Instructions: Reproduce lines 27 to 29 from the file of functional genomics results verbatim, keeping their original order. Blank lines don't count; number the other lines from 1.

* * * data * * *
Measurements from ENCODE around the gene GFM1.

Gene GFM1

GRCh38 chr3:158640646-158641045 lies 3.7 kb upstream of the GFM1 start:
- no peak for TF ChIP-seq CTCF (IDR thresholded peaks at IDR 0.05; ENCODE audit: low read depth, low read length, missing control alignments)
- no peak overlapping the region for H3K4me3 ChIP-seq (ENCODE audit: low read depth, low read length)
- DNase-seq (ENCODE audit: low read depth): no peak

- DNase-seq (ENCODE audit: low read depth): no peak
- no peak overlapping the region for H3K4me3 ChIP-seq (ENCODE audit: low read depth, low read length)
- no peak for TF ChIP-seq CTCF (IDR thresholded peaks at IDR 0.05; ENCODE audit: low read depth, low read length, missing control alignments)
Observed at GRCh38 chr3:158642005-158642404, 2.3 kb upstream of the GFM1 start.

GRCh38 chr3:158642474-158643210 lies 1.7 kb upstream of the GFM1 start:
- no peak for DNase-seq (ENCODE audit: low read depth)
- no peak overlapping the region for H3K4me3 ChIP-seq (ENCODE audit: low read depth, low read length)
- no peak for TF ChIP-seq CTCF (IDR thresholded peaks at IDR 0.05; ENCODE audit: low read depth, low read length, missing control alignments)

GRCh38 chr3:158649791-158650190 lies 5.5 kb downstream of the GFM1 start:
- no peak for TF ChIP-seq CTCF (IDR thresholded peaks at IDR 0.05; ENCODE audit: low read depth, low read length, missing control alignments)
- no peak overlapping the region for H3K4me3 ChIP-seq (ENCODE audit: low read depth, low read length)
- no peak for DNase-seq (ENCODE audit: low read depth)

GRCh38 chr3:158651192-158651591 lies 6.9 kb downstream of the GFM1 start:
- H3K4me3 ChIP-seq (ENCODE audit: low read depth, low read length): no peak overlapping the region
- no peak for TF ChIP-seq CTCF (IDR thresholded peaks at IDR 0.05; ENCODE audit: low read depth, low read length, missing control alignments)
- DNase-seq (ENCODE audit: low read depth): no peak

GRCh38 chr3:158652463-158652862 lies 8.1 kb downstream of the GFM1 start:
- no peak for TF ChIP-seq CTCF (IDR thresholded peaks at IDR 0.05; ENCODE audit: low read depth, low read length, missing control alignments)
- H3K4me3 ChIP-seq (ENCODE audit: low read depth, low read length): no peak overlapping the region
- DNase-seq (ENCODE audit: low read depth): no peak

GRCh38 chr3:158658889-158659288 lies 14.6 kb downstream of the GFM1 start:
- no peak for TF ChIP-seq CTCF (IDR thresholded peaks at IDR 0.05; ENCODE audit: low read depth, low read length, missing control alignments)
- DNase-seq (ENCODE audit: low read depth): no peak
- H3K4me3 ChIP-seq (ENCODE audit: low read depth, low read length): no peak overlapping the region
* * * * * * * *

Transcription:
GRCh38 chr3:158658889-158659288 lies 14.6 kb downstream of the GFM1 start:
- no peak for TF ChIP-seq CTCF (IDR thresholded peaks at IDR 0.05; ENCODE audit: low read depth, low read length, missing control alignments)
- DNase-seq (ENCODE audit: low read depth): no peak